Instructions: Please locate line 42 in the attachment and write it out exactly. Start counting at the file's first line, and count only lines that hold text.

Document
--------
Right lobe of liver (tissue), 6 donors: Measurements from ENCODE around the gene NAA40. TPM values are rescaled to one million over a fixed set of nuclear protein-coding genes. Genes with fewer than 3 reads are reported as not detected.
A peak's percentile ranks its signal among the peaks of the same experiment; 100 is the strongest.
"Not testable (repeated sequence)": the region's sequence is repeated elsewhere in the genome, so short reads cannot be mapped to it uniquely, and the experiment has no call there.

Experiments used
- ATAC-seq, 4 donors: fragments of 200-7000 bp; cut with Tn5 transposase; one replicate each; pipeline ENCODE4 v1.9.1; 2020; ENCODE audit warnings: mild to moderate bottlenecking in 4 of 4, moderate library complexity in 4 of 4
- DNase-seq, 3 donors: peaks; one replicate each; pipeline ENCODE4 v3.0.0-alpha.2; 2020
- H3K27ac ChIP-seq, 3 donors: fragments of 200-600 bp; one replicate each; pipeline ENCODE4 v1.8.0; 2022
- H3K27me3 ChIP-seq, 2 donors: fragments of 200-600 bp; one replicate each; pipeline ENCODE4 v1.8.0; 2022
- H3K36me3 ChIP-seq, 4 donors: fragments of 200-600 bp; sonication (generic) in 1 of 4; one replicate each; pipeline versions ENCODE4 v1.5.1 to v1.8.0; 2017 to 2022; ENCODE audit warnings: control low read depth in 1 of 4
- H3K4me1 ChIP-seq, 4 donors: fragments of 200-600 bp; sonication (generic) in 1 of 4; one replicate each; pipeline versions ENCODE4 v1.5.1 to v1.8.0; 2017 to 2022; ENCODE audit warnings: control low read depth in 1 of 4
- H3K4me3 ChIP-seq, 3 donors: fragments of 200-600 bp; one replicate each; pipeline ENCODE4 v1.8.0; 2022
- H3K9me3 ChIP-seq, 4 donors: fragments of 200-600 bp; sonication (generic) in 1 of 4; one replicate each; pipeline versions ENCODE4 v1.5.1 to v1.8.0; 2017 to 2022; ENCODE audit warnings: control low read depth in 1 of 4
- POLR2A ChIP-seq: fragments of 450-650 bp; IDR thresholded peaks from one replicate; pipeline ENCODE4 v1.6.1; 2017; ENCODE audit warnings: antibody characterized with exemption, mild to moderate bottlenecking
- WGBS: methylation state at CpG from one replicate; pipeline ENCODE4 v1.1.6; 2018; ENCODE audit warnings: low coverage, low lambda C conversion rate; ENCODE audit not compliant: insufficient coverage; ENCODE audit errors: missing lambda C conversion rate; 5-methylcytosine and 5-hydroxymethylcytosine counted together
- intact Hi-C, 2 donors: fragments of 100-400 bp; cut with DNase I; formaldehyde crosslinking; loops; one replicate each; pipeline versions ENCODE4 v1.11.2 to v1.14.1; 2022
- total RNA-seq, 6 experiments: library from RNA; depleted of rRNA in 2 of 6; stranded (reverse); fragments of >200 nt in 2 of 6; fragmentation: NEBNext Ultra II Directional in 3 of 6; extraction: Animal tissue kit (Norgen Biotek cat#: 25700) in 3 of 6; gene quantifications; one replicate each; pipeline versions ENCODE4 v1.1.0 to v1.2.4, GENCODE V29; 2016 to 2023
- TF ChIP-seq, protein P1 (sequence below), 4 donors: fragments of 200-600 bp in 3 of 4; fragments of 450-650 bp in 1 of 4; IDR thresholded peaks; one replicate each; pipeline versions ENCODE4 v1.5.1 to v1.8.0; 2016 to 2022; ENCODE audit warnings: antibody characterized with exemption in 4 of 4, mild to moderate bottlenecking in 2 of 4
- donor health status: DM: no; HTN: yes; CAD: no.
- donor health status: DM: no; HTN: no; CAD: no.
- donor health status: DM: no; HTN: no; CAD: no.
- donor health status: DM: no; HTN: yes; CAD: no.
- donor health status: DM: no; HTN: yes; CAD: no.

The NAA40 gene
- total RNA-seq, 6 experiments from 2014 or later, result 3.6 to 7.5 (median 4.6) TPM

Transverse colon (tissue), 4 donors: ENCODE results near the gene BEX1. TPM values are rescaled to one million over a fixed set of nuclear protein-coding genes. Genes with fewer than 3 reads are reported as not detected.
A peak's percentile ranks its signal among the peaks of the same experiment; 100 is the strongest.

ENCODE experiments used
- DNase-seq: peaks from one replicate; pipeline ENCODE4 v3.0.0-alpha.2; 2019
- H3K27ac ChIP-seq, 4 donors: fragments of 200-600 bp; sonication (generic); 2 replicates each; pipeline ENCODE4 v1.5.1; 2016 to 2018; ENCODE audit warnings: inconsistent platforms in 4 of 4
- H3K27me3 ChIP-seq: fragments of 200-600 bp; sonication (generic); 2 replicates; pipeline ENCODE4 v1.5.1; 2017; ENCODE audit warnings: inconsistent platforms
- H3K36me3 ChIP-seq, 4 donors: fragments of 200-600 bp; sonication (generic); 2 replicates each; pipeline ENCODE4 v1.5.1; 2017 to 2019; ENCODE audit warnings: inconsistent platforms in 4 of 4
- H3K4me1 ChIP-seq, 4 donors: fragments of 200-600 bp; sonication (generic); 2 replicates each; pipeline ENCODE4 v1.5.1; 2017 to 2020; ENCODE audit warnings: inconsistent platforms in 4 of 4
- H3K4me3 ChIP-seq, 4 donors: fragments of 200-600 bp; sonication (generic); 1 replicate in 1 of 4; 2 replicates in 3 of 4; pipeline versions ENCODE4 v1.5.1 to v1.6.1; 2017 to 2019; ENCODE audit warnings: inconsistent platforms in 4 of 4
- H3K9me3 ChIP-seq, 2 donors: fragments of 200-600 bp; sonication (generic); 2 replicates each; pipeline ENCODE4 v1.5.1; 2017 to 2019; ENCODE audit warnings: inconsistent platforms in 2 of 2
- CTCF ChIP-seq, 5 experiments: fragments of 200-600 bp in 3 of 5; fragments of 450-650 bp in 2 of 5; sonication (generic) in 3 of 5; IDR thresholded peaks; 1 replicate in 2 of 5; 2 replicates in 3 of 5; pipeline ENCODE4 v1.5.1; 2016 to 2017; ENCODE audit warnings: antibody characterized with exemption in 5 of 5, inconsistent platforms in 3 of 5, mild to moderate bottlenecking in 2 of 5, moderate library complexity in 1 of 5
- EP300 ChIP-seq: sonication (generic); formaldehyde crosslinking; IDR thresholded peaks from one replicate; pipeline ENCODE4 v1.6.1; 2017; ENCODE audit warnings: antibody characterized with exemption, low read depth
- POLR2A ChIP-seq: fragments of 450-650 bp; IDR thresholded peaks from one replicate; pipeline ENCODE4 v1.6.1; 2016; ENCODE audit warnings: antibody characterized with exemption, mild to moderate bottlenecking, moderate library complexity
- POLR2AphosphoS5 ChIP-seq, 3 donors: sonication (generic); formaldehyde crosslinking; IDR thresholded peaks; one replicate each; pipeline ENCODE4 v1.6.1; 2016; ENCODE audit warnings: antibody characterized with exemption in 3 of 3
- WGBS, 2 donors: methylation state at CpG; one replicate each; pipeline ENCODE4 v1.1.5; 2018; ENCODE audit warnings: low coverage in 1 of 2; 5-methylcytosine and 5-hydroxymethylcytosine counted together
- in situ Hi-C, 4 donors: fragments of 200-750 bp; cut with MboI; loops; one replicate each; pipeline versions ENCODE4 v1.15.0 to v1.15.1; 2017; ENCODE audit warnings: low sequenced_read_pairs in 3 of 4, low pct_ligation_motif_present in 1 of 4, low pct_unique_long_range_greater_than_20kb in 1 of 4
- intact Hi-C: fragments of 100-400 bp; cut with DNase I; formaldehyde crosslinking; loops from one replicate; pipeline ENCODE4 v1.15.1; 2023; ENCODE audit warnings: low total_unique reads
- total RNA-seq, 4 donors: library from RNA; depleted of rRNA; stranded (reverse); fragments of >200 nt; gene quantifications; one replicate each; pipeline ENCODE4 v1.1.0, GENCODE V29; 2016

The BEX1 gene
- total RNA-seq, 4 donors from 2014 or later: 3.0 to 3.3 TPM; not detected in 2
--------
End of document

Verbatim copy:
- total RNA-seq, 4 donors: library from RNA; depleted of rRNA; stranded (reverse); fragments of >200 nt; gene quantifications; one replicate each; pipeline ENCODE4 v1.1.0, GENCODE V29; 2016